Kimberley Process Strikes Deal With Zimbabwe

ST. PETERSBURG, Russia—The diamond industry is breathing a sigh of relief after Kimberley Process negotiators reached a deal with Zimbabwe that keeps the country in the international certification scheme. The deal, announced at the World Diamond Council’s annual meeting in St. Petersburg, allows the troubled African nation to export diamonds from its Marange fields under strict monitoring and supervision.

Many expressed unease with continued reports of violence in the region, but KP supporters worried that if Zimbabwe sold on the black market, it would render the Process meaningless. The stakes grew higher when Namibia’s diamond commissioner, Kennedy Hamutenya, threatened that his country would exit the KP unless Marange exports received a green light.

Marange sales were first blocked in November 2009, after a KP monitoring mission found instances of noncompliance with the KP and human rights violations. Negotiators then agreed exports could resume upon approval of a monitor. Six months later, that monitor—former KP chair Abbey Chikane—decreed sales could begin, but the U.S., Canada, Australia, and human rights groups disputed Chikane’s report, claiming it failed to present a complete picture of the region, thus blocking further sales. (KP rules require all decisions be made by absolute consensus.)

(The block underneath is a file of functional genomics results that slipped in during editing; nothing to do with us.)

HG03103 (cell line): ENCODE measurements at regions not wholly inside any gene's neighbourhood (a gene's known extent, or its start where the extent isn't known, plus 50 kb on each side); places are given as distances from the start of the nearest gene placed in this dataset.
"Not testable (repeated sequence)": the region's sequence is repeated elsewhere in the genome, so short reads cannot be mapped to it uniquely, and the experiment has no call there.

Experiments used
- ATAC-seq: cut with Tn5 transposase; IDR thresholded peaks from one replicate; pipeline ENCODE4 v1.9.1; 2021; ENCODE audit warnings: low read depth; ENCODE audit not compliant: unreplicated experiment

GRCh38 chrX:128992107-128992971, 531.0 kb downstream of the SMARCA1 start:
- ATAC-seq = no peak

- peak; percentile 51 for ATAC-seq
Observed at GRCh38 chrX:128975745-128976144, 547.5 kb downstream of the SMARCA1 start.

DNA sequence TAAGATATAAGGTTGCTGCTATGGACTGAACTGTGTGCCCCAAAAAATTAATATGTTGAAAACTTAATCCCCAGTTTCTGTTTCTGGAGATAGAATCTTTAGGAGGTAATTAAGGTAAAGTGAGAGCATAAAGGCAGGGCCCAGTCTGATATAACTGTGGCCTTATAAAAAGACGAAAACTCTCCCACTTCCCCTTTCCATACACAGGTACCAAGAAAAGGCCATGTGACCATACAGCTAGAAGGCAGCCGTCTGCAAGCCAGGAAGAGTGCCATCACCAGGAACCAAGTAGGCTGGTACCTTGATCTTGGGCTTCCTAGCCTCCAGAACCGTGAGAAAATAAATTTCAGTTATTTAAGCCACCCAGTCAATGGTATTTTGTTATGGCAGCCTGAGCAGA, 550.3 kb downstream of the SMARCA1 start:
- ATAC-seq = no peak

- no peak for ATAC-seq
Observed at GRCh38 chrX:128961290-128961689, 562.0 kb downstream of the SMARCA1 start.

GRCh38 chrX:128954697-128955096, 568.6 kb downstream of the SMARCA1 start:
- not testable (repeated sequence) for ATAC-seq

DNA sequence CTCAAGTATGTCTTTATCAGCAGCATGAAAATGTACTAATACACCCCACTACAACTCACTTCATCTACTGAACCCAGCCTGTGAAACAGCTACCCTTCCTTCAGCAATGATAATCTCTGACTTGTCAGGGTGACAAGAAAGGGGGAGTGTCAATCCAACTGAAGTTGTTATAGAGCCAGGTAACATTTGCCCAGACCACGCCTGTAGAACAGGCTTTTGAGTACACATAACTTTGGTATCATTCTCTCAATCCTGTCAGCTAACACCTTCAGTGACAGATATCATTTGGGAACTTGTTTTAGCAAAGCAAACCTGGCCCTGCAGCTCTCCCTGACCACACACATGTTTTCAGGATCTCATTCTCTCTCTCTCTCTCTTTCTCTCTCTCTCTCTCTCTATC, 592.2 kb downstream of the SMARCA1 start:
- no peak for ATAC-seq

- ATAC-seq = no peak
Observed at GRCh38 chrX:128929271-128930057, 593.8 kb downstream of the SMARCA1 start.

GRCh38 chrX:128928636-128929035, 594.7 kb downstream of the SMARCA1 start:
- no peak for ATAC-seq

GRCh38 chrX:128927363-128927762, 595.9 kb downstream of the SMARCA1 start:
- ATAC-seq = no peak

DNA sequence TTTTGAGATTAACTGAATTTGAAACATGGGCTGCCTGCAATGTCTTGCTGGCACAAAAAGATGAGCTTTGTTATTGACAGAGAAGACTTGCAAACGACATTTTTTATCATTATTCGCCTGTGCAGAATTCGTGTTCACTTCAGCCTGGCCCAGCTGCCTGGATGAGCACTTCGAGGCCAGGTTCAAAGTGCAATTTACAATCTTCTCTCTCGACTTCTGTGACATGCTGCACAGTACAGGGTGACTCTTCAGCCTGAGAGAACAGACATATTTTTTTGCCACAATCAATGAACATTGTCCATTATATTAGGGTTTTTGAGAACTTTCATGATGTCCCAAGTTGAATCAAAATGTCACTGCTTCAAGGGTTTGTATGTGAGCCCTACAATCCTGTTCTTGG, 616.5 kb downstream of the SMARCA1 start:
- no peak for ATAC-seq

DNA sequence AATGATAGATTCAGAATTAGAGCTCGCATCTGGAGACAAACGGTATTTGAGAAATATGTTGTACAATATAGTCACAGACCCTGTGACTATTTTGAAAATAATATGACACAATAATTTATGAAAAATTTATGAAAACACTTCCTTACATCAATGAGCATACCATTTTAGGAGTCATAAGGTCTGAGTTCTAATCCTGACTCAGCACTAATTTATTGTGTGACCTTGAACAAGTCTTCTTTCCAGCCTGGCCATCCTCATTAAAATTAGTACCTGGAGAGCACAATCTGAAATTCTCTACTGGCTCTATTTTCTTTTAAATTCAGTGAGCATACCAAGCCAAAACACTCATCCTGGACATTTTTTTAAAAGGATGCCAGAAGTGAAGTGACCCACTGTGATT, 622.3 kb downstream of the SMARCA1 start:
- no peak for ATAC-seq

All of which led to three fevered days of talks in Tel Aviv in June 2010—where attendees failed to reach consensus—and another two days of negotiations in Russia in mid-July. Sources said that Zimbabwe, sorely in need of foreign currency to bolster its battered economy, was insisting on selling Marange diamonds immediately, while the NGOs and allied governments were pushing for a review mission to ensure things really had changed.

The final agreement allows Zimbabwe to conduct some initial sales; however, it can only sell from its significant diamond stockpile if a pair of review missions gives the okay. (The stockpile had accumulated during the eight months Marange exports were banned.)

The agreement in Russia was anything but a sure bet. One hour prior to the deal, some negotiators believed a settlement could not be reached. But once it became reality, the mood among WDC attendees turned jubilant, with some sipping champagne.

While human rights groups agreed to the deal, some also expressed reservations. Anne Dunnebacke, campaigner for Global Witness, told JCK allowing sales was a “goodwill gesture” but said the “ball is really in Zimbabwe’s court.”

At the World Diamond Council meeting, Zim­babwe’s mining minister, Obert Mpofu, pledged to abide by the deal terms: “I want to assure everyone that Zimbabwe means business. We will adhere, we will comply. We will not let you down.”